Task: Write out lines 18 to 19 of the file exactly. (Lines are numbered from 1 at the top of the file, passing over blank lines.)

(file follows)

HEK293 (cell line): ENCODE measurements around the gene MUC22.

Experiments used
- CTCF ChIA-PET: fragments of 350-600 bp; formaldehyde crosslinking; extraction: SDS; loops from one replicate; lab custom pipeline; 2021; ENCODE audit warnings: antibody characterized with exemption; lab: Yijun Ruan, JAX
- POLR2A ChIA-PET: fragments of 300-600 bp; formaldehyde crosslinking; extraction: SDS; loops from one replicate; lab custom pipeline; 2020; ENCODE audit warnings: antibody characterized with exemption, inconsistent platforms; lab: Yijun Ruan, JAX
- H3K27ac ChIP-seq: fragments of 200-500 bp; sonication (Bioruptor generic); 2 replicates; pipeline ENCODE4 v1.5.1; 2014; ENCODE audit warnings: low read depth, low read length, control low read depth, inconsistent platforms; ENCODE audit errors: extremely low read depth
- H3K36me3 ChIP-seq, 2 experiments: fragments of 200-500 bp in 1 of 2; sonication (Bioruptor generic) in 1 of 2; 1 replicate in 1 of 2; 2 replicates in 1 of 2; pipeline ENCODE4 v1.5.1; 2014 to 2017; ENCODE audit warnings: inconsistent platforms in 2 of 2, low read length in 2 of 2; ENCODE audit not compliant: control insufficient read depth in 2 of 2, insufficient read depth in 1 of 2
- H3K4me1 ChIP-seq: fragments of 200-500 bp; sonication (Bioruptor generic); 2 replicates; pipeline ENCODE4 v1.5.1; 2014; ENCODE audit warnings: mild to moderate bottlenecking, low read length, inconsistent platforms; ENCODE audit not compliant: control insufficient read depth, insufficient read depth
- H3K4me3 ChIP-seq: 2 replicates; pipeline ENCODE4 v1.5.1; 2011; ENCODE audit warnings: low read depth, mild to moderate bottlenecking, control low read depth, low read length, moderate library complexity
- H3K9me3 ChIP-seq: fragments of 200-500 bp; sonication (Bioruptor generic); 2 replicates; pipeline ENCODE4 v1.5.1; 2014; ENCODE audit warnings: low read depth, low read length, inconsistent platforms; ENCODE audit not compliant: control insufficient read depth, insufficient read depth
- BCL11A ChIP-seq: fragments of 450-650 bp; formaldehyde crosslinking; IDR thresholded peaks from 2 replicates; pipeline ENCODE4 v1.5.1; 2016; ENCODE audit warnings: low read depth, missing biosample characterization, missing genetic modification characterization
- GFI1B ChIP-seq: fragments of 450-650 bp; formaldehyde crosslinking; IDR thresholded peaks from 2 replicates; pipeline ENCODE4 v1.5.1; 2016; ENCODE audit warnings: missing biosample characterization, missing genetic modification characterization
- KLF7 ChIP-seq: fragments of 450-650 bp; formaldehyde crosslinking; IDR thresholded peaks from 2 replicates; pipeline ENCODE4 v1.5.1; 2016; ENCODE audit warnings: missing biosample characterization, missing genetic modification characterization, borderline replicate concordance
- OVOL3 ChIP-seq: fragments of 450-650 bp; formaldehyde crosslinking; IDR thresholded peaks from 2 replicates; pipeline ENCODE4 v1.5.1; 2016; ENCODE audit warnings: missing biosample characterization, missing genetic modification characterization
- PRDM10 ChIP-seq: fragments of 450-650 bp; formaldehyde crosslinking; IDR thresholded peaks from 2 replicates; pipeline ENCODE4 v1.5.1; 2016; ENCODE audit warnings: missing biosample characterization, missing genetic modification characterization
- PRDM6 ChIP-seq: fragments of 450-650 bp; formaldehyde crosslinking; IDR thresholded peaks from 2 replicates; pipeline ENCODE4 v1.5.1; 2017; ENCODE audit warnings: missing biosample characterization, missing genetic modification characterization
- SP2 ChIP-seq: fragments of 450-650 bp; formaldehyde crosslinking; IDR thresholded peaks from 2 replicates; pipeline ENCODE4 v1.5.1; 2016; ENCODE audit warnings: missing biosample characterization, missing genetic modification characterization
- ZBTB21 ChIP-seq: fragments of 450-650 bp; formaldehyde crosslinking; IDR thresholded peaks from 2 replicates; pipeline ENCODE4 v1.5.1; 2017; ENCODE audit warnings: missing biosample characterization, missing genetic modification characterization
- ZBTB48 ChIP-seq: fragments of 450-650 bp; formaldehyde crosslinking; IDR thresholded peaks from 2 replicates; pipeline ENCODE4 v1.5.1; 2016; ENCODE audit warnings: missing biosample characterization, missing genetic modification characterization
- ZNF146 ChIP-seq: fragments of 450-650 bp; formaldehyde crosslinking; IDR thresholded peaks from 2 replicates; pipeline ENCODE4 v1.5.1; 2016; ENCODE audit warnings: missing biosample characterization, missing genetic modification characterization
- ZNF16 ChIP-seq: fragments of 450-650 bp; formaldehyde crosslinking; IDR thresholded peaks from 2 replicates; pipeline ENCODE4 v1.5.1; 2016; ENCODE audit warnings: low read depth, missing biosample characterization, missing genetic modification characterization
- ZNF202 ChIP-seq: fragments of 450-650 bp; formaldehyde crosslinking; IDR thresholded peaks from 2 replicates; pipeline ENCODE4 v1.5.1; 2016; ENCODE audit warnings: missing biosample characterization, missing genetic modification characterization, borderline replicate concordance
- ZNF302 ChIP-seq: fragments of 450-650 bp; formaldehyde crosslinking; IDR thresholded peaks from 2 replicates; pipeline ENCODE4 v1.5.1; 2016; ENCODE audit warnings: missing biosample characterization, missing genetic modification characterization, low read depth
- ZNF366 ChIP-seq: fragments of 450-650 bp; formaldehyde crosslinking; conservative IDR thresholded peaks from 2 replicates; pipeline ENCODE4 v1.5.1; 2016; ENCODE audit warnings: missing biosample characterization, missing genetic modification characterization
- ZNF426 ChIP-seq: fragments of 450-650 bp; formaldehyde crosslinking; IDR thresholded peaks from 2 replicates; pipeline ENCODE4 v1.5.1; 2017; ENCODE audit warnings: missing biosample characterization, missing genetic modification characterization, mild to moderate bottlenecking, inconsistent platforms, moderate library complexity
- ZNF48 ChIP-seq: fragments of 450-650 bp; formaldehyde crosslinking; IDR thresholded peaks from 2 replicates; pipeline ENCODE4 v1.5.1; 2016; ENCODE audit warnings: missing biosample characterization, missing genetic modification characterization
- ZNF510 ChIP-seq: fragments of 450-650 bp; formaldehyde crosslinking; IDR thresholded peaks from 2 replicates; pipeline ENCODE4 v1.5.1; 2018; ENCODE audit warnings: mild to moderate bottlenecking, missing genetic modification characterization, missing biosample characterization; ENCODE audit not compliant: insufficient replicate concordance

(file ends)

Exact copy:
- ZBTB48 ChIP-seq: fragments of 450-650 bp; formaldehyde crosslinking; IDR thresholded peaks from 2 replicates; pipeline ENCODE4 v1.5.1; 2016; ENCODE audit warnings: missing biosample characterization, missing genetic modification characterization
- ZNF146 ChIP-seq: fragments of 450-650 bp; formaldehyde crosslinking; IDR thresholded peaks from 2 replicates; pipeline ENCODE4 v1.5.1; 2016; ENCODE audit warnings: missing biosample characterization, missing genetic modification characterization